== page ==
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  • Julie Drizin will be executive director of Current

    American University | Current

    The American University School of Communication announced Friday that Julie Drizin will be the first executive director of Current, the news organization devoted to covering non-profit media in America.

    Drizin is the director of the Journalism Center on Children and Families at the University of Maryland, which announced earlier this year it would close due to lack of financial support.

    Current is seeking to expand its coverage, according to a release from American University. It currently has a team of five editors and reporters, along with “a corps of freelance contributors.”

    Here’s the release:

    The American University School of Communication has hired public media journalist, producer, and critic Julie Drizin for the new position of Executive Director of Current, as the newspaper and website seeks to expand its coverage and impact in U.S. public and nonprofit media spaces.

    “I am thrilled to be coming home to public media as the Executive Director of Current,” says Drizin.

    Read more
  • Guardian: NYT makes ‘big move’ into London

    The Guardian

    The New York Times will move “up to 100″ staff to a new digital center in London, The Guardian’s Roy Greenslade reported Friday.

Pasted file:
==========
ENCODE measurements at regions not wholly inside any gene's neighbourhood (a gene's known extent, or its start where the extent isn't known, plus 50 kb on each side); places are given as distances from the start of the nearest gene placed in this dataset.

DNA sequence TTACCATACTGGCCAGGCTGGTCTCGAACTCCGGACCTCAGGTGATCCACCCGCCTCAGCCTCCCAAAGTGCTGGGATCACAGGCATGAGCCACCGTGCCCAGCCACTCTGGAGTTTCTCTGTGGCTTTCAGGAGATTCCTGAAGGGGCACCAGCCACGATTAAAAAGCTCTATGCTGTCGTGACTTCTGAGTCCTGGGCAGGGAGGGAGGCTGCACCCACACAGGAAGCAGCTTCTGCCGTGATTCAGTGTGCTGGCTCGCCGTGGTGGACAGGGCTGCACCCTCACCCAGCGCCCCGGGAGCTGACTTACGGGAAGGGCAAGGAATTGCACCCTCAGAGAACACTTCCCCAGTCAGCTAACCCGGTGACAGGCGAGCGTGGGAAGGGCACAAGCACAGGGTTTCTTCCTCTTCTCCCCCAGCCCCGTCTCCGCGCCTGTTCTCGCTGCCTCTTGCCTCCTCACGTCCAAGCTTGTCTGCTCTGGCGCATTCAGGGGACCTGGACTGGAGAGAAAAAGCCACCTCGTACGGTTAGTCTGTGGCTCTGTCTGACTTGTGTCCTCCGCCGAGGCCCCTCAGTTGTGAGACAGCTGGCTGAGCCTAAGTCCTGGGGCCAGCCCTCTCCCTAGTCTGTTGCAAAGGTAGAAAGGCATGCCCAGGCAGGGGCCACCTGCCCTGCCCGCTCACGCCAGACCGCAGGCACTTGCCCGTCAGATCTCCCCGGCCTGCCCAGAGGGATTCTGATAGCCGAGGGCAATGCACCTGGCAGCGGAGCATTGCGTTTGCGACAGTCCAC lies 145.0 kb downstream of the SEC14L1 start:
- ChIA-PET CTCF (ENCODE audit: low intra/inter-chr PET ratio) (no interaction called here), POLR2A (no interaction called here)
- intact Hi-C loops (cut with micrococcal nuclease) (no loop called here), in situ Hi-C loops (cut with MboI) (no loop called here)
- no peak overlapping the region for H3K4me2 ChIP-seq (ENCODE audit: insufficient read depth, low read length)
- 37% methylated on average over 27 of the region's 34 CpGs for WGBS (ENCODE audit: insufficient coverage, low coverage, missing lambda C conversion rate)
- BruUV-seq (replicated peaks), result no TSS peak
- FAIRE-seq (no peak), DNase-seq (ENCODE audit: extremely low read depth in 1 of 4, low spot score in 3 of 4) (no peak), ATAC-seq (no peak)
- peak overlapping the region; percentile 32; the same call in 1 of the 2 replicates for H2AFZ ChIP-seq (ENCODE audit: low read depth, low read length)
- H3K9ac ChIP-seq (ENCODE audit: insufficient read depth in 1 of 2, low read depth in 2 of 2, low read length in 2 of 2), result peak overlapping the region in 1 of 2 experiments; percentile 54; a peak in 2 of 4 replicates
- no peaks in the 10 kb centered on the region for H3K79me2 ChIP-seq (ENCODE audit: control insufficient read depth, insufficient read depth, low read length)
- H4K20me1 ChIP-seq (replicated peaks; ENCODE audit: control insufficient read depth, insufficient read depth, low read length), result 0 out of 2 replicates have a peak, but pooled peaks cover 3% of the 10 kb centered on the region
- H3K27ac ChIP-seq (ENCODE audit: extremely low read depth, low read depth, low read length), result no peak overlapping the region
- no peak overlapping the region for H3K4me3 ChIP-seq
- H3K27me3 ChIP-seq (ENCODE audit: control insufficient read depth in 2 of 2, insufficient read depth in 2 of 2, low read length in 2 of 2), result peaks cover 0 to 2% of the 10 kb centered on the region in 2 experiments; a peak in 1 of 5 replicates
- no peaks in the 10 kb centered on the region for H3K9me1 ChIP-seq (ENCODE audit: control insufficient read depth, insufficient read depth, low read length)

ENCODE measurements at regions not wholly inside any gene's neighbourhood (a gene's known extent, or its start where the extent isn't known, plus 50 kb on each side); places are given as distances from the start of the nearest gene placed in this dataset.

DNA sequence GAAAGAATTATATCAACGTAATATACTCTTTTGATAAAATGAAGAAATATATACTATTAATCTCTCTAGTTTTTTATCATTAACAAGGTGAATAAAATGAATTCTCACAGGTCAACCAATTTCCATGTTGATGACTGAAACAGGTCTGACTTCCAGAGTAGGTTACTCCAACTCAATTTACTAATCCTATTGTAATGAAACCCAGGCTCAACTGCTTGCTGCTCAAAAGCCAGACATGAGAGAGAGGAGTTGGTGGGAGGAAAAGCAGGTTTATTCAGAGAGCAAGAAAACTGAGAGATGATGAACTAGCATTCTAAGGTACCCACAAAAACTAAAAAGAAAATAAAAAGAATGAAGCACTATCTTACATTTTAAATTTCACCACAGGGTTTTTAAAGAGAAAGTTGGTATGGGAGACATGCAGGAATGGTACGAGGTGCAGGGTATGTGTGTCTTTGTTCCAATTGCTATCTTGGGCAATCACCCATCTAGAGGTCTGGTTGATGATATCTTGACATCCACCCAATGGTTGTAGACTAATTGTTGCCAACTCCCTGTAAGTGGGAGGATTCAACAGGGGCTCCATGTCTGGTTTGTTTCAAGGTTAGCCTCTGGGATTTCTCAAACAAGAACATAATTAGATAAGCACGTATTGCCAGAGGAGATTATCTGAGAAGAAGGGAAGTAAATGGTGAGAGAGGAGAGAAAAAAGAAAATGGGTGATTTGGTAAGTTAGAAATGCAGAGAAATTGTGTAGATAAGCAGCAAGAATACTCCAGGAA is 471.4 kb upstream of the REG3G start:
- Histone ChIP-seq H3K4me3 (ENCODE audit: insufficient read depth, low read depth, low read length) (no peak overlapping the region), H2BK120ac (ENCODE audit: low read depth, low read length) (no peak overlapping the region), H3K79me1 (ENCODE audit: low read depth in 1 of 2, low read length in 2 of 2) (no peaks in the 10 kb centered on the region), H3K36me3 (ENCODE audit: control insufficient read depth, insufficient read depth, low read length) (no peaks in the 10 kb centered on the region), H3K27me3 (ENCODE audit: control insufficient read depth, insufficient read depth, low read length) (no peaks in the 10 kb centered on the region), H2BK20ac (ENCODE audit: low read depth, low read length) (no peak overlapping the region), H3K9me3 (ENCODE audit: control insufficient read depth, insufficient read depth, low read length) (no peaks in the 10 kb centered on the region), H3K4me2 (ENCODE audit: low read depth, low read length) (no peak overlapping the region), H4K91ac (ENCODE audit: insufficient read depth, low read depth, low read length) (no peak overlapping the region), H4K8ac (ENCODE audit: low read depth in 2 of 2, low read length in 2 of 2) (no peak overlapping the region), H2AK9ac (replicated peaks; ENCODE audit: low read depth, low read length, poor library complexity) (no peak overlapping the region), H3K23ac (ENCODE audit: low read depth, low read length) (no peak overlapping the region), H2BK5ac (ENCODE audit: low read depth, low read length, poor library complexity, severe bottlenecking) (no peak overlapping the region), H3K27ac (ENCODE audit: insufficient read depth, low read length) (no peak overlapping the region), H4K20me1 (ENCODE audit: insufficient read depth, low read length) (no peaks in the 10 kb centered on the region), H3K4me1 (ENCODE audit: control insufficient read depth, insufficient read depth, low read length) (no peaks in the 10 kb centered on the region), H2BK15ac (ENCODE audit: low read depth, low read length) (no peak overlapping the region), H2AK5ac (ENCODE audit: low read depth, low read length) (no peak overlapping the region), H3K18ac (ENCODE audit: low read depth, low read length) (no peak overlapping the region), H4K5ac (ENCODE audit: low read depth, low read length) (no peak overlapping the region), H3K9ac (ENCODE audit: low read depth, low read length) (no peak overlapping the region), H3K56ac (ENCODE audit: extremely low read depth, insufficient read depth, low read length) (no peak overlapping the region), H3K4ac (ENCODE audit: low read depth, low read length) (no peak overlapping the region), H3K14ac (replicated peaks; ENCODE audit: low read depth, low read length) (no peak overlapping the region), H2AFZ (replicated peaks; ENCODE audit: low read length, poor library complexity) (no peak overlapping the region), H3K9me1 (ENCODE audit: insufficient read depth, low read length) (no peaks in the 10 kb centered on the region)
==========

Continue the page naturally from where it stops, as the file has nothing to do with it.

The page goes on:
Greenslade writes that the new outpost, which will be based in the Bloomsbury borough of England’s capital city, will “become the newspaper’s European digital hub and centre for the paper’s international issues.”

    There is no question of the Paris office itself – home for so long to the iconic International Herald Tribune – being closed. It is simply believed that London is a more appropriate place from which to cover the European continent.

    According to a Property Week article, the paper’s owners have signed a deal for the entire 9,000 sq ft building at close to the asking rental fee of £50 a sq ft.

    Read more
  • Tips from a fact-checker: ‘Ultimately it’s about the care that you take with a piece’

    Pen

    Fact-checking is about both the big and the small, the grit of details and the arc of story.

    “What checking does is similar to so many other types of editing,” says Yvonne Rolzhausen, head of the fact-checking department at The Atlantic. “Ultimately it’s about the care that you take with a piece.”

    Rolzhausen first interned at The Atlantic during her senior year of college and started as a proofreader there in 1993. Early in her career, she had to head to the Boston Public Library to go through microfiche for her work.

    “It wasn’t pre-Internet, but it wasn’t too far off,” she said.

    We spoke about the work of fact-checkers and lessons the rest of us can learn from them.

    1. It’s about the details.

    The only way you can look at any piece, whether it’s a paragraph or a 20,000-word story, is in detail — every word, every phrase, every connection. Read more


E.R. Vadeboncoeur

WSYR Radio and TV

Syracuse Journal

Mention the name E.R. Vadeboncoeur and it's his radio news broadcasts and Election Night commentaries that come to mind for many longtime Central New Yorkers. Long forgotten is that "Curly," as he was known to his friends, started out to be a newspaperman.